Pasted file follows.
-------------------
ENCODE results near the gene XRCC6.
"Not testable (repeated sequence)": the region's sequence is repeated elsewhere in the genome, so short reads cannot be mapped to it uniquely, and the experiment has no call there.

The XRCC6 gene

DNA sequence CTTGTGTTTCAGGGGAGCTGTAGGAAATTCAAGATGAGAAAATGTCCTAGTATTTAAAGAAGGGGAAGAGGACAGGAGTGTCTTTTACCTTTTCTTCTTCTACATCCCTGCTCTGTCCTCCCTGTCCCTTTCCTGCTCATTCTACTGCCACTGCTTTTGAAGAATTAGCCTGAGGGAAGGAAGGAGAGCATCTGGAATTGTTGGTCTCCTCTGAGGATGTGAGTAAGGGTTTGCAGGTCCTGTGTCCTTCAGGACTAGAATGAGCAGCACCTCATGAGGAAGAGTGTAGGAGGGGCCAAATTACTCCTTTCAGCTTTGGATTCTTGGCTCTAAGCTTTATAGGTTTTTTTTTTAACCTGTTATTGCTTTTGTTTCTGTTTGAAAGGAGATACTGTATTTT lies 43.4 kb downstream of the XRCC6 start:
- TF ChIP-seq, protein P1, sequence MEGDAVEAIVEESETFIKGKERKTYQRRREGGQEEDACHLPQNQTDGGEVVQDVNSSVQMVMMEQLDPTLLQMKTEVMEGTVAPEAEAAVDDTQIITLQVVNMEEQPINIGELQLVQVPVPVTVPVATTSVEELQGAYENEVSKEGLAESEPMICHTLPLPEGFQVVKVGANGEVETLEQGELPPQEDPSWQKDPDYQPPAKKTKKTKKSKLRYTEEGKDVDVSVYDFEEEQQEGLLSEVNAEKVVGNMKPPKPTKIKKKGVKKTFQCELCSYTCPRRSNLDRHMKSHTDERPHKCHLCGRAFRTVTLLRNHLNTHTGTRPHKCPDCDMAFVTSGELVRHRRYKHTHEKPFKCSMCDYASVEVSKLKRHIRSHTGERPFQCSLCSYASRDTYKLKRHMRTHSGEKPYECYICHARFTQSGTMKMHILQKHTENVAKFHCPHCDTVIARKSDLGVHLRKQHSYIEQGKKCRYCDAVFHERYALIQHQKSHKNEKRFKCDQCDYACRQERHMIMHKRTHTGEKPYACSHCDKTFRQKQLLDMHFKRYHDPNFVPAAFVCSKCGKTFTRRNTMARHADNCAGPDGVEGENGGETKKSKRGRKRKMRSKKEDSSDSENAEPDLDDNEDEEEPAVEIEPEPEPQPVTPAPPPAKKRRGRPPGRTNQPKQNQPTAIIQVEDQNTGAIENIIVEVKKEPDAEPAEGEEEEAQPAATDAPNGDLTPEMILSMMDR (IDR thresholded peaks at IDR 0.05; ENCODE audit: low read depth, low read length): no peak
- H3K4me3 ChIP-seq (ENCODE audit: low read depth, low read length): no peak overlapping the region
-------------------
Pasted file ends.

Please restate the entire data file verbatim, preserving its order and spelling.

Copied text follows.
ENCODE results near the gene XRCC6.
"Not testable (repeated sequence)": the region's sequence is repeated elsewhere in the genome, so short reads cannot be mapped to it uniquely, and the experiment has no call there.

The XRCC6 gene

DNA sequence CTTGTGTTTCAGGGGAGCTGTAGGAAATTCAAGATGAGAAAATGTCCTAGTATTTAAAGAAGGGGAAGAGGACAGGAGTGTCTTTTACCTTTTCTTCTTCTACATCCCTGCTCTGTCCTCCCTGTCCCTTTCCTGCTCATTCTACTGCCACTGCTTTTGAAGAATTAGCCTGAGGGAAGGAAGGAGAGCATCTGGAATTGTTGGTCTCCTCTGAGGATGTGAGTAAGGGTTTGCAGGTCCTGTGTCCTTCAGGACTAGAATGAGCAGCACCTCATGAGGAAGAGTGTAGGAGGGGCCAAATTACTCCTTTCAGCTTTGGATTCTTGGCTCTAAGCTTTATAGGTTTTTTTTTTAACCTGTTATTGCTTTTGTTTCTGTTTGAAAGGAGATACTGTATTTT lies 43.4 kb downstream of the XRCC6 start:
- TF ChIP-seq, protein P1, sequence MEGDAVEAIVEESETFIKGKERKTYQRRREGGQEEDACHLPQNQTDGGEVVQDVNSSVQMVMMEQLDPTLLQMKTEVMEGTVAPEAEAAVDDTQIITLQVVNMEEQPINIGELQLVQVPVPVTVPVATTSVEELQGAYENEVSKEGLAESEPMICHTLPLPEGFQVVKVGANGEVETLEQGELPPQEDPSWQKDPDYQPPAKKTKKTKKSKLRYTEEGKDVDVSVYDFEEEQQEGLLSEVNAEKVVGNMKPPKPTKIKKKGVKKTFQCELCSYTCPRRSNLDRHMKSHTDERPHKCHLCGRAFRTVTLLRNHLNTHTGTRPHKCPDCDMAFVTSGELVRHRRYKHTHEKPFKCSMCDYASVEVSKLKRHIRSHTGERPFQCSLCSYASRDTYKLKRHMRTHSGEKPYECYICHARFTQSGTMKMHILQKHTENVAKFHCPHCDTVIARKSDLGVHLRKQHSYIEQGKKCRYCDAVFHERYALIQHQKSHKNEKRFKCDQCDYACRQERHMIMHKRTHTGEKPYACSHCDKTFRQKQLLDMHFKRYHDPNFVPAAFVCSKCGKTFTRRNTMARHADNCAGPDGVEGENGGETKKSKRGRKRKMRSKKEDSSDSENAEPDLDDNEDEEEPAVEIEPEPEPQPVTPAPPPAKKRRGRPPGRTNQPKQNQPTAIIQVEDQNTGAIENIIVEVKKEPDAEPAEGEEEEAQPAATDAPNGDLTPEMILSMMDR (IDR thresholded peaks at IDR 0.05; ENCODE audit: low read depth, low read length): no peak
- H3K4me3 ChIP-seq (ENCODE audit: low read depth, low read length): no peak overlapping the region